Eastern Michigan University nursing faculty use expertise to reach out to nurses and allied health professionals in Myanmar

YPSILANTI – Faculty from the School of Nursing at Eastern Michigan University have teamed with several national partners to provide updated nursing and allied health education to medical professionals in Myanmar (Burma).

The EMU faculty members, Michael Williams, director of the University’s School of Nursing, and Sandy Hines, associate professor of nursing, will be among the speakers at the conference Optimizing Nursing Care for Acute and Critically Ill Patient Populations, Oct. 6-9 in Yangon, Myanmar.

As the last southeast Asian country to open itself to foreign investment, Myanmar is now rebuilding and rapidly transforming their healthcare system after 50 years of neglect.

The program is designed to reach nurses and allied health professionals in southeast Asia, who otherwise would not have access to a high level of continuing education. 

Partnering with Eastern Michigan are Global Health Services Network (GHSN), Golden Zaneka Public Trading Company, Global Health Charities and the Myanmar Nurse and Midwife Association.

The American Nursing Institute (ANI) developed the free program that will help the health care professionals from Myanmar and other Asian countries develop extensive clinical skills, enhance professional development and increase their knowledge base, according to Williams.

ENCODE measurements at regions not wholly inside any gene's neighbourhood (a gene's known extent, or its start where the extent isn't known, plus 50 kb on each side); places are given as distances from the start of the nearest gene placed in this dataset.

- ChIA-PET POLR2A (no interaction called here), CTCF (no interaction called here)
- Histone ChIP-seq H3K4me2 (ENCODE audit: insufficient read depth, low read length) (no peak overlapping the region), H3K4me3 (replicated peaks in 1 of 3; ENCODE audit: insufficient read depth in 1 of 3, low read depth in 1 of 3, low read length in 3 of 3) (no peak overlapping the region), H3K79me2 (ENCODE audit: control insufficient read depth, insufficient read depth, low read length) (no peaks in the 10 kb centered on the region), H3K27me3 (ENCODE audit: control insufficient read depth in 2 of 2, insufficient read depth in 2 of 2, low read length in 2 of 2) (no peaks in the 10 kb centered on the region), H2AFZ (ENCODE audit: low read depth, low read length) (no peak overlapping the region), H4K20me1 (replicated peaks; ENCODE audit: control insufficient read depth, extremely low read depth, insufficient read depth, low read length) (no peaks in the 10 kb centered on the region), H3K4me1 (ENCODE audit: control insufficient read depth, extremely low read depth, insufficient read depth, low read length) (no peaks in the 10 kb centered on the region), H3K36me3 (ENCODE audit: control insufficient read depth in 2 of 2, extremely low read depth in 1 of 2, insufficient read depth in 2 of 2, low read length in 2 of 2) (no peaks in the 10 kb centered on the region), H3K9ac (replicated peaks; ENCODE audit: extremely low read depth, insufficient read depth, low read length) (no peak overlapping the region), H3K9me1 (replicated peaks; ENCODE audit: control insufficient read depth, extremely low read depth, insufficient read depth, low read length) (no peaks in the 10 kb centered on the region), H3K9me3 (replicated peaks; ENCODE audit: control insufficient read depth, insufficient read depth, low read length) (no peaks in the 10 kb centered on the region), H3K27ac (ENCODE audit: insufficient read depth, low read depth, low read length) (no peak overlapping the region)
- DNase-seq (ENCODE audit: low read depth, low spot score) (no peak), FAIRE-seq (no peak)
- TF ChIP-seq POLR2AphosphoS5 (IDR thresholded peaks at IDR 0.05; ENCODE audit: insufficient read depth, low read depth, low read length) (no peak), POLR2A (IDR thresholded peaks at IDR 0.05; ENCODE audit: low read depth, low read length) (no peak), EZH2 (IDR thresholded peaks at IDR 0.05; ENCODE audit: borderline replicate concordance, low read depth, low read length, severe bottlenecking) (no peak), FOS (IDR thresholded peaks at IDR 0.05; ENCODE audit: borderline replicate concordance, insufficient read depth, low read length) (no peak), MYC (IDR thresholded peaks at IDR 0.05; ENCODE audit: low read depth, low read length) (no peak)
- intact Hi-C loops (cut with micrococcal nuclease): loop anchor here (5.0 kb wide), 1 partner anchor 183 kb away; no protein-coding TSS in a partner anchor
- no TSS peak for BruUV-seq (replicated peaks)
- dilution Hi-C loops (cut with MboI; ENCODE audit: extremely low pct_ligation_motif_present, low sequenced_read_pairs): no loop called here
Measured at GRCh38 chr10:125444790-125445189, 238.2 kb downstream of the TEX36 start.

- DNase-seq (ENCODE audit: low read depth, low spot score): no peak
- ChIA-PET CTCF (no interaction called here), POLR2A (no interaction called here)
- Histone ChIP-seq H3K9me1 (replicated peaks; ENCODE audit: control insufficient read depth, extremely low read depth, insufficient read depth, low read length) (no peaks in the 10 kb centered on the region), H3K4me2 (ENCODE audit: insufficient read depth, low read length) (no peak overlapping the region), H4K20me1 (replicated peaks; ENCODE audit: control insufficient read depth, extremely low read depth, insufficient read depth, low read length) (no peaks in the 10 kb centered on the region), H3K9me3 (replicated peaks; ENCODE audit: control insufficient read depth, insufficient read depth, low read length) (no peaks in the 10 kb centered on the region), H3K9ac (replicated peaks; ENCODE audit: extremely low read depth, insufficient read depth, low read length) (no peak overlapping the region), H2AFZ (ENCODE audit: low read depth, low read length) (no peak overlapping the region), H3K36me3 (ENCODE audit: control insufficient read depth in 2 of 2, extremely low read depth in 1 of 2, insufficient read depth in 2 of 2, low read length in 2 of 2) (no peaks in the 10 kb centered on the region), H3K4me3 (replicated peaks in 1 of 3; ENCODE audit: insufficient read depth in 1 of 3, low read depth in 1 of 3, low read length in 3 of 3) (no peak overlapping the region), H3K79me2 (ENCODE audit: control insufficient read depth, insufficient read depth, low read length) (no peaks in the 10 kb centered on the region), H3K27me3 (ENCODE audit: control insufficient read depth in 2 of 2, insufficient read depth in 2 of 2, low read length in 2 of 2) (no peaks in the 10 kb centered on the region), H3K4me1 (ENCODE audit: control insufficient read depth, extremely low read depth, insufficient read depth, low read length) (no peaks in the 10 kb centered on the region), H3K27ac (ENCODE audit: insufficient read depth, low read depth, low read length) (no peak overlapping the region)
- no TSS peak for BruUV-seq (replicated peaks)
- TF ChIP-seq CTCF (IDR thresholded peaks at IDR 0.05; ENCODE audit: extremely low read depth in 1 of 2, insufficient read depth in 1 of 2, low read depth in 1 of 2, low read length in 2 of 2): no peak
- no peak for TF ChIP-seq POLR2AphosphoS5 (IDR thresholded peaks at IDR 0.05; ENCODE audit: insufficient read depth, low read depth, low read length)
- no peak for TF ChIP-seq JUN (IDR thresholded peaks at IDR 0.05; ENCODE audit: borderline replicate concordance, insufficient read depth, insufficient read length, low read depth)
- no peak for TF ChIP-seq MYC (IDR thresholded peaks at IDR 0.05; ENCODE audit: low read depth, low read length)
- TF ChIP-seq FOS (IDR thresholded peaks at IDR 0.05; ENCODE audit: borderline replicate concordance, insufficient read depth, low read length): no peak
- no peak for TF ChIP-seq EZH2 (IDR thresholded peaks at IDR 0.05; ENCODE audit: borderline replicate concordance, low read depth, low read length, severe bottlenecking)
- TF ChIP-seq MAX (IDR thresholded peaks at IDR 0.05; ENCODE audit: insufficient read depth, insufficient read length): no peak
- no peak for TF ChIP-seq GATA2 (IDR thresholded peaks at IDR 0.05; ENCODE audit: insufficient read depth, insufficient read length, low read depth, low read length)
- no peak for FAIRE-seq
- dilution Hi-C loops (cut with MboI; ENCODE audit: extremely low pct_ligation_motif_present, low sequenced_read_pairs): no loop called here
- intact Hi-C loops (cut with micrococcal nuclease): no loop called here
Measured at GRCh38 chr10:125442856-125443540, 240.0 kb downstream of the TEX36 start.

Participants will also network with and learn from experienced ANI nursing faculty such as Williams, Hines and Stephen Strobbe, clinical associate professor, psychiatry, at the University of Michigan.

Although there is still a large discrepancy in access to healthcare in Myanmar, the country offers significant opportunities to enhance access to healthcare, said Global Health Services Network, one of the conference sponsors.

Nurses and allied health professionals with clinical and teaching experience are severely needed around the world and particularly in Myanmar, according to Martha Tanicala, director of academic education for ANI and GHSN.

“It is a privilege to share and learn with Myanmar health professionals and take one step closer toward quality patient care around the world,” said Tanicala, a professor emeritus in nursing at Eastern Michigan.  “As one of the first U.S. healthcare organizations to work in Myanmar, Global Health Services Network has made a commitment to advancing the practice of nurses via comprehensive and high quality training programs.”

Eastern Michigan University’s School of Nursing, which is affiliated with the College of Health and Human Services, offers the following programs:

  • A bachelor’s degree in nursing; a B.S.N. completion; and a B.S.N second degree
  • A master’s degree leading to adult gerontology clinical nurse specialist, and adult gerontology primary care nurse practitioner
  • A doctorate in educational studies – nursing education
  • Graduate certificates in quality improvement in health care and teaching in health care systems

For more information, visit the School of Nursing website.

October 02, 2015

Written by:
Media Relations

Geoff Larcom